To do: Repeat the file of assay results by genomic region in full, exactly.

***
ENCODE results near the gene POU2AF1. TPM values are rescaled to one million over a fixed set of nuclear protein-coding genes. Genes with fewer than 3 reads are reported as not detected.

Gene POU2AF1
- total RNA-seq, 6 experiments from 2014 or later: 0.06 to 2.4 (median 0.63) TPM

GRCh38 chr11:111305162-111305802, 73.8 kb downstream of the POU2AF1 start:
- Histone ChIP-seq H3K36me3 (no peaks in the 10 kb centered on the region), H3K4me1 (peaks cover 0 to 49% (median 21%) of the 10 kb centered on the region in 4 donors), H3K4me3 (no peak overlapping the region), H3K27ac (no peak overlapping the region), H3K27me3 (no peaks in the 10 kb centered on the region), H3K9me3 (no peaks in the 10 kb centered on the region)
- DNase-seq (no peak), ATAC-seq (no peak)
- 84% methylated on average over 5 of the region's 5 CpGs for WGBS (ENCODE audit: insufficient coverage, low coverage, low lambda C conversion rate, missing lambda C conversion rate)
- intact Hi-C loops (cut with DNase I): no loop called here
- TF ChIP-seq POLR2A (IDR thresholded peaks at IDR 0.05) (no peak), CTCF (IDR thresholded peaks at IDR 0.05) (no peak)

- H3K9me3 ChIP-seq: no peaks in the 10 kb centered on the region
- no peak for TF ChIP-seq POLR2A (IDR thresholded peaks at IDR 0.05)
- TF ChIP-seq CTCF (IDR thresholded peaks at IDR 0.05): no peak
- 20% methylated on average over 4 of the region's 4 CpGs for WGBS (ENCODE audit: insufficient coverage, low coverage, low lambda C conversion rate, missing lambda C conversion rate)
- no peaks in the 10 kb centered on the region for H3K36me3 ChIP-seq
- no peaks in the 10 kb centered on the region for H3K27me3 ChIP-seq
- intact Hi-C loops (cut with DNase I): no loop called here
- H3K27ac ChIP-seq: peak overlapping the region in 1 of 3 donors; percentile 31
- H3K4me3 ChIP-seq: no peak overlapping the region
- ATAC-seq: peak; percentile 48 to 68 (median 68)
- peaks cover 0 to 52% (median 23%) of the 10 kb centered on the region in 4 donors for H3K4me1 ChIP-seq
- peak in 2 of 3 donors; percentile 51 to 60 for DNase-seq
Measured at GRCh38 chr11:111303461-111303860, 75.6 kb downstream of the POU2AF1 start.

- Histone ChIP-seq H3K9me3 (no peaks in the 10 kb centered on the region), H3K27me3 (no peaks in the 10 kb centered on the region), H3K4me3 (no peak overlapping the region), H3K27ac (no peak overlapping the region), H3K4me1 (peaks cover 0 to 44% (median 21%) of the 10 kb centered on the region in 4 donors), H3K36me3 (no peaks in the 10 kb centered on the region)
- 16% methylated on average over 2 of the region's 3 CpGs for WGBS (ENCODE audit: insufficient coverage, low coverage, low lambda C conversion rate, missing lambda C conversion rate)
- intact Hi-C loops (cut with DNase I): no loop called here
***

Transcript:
ENCODE results near the gene POU2AF1. TPM values are rescaled to one million over a fixed set of nuclear protein-coding genes. Genes with fewer than 3 reads are reported as not detected.

Gene POU2AF1
- total RNA-seq, 6 experiments from 2014 or later: 0.06 to 2.4 (median 0.63) TPM

GRCh38 chr11:111305162-111305802, 73.8 kb downstream of the POU2AF1 start:
- Histone ChIP-seq H3K36me3 (no peaks in the 10 kb centered on the region), H3K4me1 (peaks cover 0 to 49% (median 21%) of the 10 kb centered on the region in 4 donors), H3K4me3 (no peak overlapping the region), H3K27ac (no peak overlapping the region), H3K27me3 (no peaks in the 10 kb centered on the region), H3K9me3 (no peaks in the 10 kb centered on the region)
- DNase-seq (no peak), ATAC-seq (no peak)
- 84% methylated on average over 5 of the region's 5 CpGs for WGBS (ENCODE audit: insufficient coverage, low coverage, low lambda C conversion rate, missing lambda C conversion rate)
- intact Hi-C loops (cut with DNase I): no loop called here
- TF ChIP-seq POLR2A (IDR thresholded peaks at IDR 0.05) (no peak), CTCF (IDR thresholded peaks at IDR 0.05) (no peak)

- H3K9me3 ChIP-seq: no peaks in the 10 kb centered on the region
- no peak for TF ChIP-seq POLR2A (IDR thresholded peaks at IDR 0.05)
- TF ChIP-seq CTCF (IDR thresholded peaks at IDR 0.05): no peak
- 20% methylated on average over 4 of the region's 4 CpGs for WGBS (ENCODE audit: insufficient coverage, low coverage, low lambda C conversion rate, missing lambda C conversion rate)
- no peaks in the 10 kb centered on the region for H3K36me3 ChIP-seq
- no peaks in the 10 kb centered on the region for H3K27me3 ChIP-seq
- intact Hi-C loops (cut with DNase I): no loop called here
- H3K27ac ChIP-seq: peak overlapping the region in 1 of 3 donors; percentile 31
- H3K4me3 ChIP-seq: no peak overlapping the region
- ATAC-seq: peak; percentile 48 to 68 (median 68)
- peaks cover 0 to 52% (median 23%) of the 10 kb centered on the region in 4 donors for H3K4me1 ChIP-seq
- peak in 2 of 3 donors; percentile 51 to 60 for DNase-seq
Measured at GRCh38 chr11:111303461-111303860, 75.6 kb downstream of the POU2AF1 start.

- Histone ChIP-seq H3K9me3 (no peaks in the 10 kb centered on the region), H3K27me3 (no peaks in the 10 kb centered on the region), H3K4me3 (no peak overlapping the region), H3K27ac (no peak overlapping the region), H3K4me1 (peaks cover 0 to 44% (median 21%) of the 10 kb centered on the region in 4 donors), H3K36me3 (no peaks in the 10 kb centered on the region)
- 16% methylated on average over 2 of the region's 3 CpGs for WGBS (ENCODE audit: insufficient coverage, low coverage, low lambda C conversion rate, missing lambda C conversion rate)
- intact Hi-C loops (cut with DNase I): no loop called here